The panel seemed to agree that developing the right content is a critical part of the success equation, and that it's all about finding a unique piece of value that a brand can provide to the audience. Carnet Williams, CEO of Sprout, further suggested that empowering the consumer to customize the widget remains an extremely powerful way to build a connection. Sprout is introducing a new platform that puts powerful widget creation tools in the hands of the consumer, allowing them to take a core piece of functionality and mold it to an incredibly personal experience.
Content may be king, but the panel universally agreed that praying for a viral miracle was not the right approach. "Viral marketing" is often perceived as the go-to tactic when budgets are small. Reality is, viral and social media programs, including widgets, require as much care and feeding as any other marketing program you might embark on. Truly viral hits that take off on their own are the exception, not the rule. Promotion, distribution, and nurturing are absolute keys to success. You create the right content, and then you've got to tell your audience that you've done something of interest.
We quickly ran through a variety of key metrics typically used by widget marketers. The basics generally include quantitative metrics such as views, installs, time spent, actions/interactions, and post-view actions. Everyone agreed that metrics vary by client and should be tied back to a program objective. There was further discussion around leveraging qualitative metrics to complement and supplement the wealth of numbers available. Listening closely to what people are saying about your brand can help you plan a social media program, optimize your existing program, and evaluate the program ongoing.
Lastly, and related to the measurement piece, we discussed the importance of looking at a widget not as a static thing that you create once and set free to live forever in that form. Rather, a widget is dynamic -- pulling the latest info from an RSS feed, or adapting to viewer preferences either actively or passively. In this sense, a widget is not unlike any other kind of digital campaign -- a flexible, nimble piece of content that can be centrally managed and dynamically updated, affording incredible power to those that manage and maintain their programs closely.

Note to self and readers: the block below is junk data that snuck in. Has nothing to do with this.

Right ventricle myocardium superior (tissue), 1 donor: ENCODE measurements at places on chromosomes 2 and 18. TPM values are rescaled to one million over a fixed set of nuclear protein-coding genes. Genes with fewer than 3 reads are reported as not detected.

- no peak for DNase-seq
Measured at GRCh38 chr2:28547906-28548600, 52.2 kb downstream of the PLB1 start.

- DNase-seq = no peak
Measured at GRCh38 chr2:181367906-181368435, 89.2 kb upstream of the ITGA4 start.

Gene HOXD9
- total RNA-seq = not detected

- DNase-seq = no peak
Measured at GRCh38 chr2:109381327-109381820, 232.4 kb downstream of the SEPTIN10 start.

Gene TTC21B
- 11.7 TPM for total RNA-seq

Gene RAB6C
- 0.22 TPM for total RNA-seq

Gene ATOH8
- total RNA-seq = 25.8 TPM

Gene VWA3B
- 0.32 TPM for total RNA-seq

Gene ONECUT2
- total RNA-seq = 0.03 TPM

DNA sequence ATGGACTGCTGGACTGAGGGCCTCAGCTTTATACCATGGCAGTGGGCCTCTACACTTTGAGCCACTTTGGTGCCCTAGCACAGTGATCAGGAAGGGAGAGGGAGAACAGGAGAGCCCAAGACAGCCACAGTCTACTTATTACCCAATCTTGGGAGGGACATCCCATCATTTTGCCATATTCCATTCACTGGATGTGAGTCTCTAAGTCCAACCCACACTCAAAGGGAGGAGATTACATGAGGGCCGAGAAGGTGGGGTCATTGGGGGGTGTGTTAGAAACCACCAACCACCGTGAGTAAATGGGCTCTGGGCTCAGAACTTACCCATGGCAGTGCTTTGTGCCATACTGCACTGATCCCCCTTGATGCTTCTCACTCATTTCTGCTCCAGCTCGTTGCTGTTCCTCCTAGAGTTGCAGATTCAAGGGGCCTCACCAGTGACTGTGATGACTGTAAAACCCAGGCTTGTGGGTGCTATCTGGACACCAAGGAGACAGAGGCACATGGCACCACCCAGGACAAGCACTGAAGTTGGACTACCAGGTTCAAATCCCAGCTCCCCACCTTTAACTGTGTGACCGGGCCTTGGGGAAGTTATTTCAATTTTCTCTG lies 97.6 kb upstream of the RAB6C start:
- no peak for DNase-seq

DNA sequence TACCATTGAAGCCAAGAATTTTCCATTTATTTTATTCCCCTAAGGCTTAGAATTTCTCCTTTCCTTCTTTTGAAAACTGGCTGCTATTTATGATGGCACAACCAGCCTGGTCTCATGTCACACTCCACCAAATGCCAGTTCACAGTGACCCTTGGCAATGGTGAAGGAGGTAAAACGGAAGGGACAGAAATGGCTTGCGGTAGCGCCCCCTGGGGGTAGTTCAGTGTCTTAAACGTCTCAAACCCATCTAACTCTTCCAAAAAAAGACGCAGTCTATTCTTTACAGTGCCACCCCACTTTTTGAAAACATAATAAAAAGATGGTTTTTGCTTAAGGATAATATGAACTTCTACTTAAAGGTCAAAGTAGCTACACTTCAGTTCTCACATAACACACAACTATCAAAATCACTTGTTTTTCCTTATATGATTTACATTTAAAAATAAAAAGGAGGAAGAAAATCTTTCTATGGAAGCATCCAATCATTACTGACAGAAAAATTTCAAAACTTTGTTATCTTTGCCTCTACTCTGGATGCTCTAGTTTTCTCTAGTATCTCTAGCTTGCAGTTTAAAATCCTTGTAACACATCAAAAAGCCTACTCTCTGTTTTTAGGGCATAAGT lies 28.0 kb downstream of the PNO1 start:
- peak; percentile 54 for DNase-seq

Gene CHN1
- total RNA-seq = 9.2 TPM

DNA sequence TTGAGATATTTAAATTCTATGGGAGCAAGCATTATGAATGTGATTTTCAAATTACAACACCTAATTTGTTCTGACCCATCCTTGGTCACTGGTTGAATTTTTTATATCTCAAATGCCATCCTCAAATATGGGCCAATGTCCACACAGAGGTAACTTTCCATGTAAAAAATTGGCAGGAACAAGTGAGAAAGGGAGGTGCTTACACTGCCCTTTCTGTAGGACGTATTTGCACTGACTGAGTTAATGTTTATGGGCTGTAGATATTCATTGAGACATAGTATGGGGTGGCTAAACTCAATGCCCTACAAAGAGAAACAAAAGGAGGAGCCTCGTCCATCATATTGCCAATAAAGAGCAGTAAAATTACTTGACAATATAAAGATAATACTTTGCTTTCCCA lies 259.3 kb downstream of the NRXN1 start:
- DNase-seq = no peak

Social media, or what my agency refers to as Social Influence Marketing -- and widgets as a subset of that -- have been getting a ton of buzz lately. It is as radical a change as any thus far set in motion by digital. If the passion, enthusiasm, and case studies discussed last week are any indication, then "social," unlike some digital marketing buzzwords that have come and gone, seems worthy of the attention.
Jeremy is off this week. Today's column ran earlier on ClickZ.
Join us for Search Engine Strategies New York March 23-27 at the Hilton New York. The only major search marketing conference and expo on the East Coast, SES New York will be packed with more than 70 sessions, including a ClickZ track, plus networking events, parties, training days, and more than 150 exhibitors.
Meet Your Favorite ClickZ Contributors
Many of ClickZ's leading expert contributors will be at ClickZ Live, the new online and digital marketing event kicking off in New York (March 31-April 3). Hear from the likes of: Jeremy Hull, Lisa Raehsler, Andrew Goodman, Bryan Eisenberg, Mathew Sweezey, Aaron Kahlow, Stephanie Miller, Simms Jenkins, Jeanne S. Jennings, Dave Hendricks and more!
Jeremy Lockhorn leads the emerging media practice (EMP) at Razorfish. The team functions as a think-tank on new technologies and next-generation media, and operates as an extension of current client teams. EMP is focused on driving groundbreaking marketing solutions for clients. Jeremy is a filter, consultant, and catalyst for innovation - helping clients and internal teams to understand, evaluate, and roll out strategic pilot programs while reinventing marketing strategies to leverage the power of emerging media. Jeremy joined the agency in 1997 and is currently based in Seattle, WA. His Twitter handle is @newmediageek.
March 19, 2014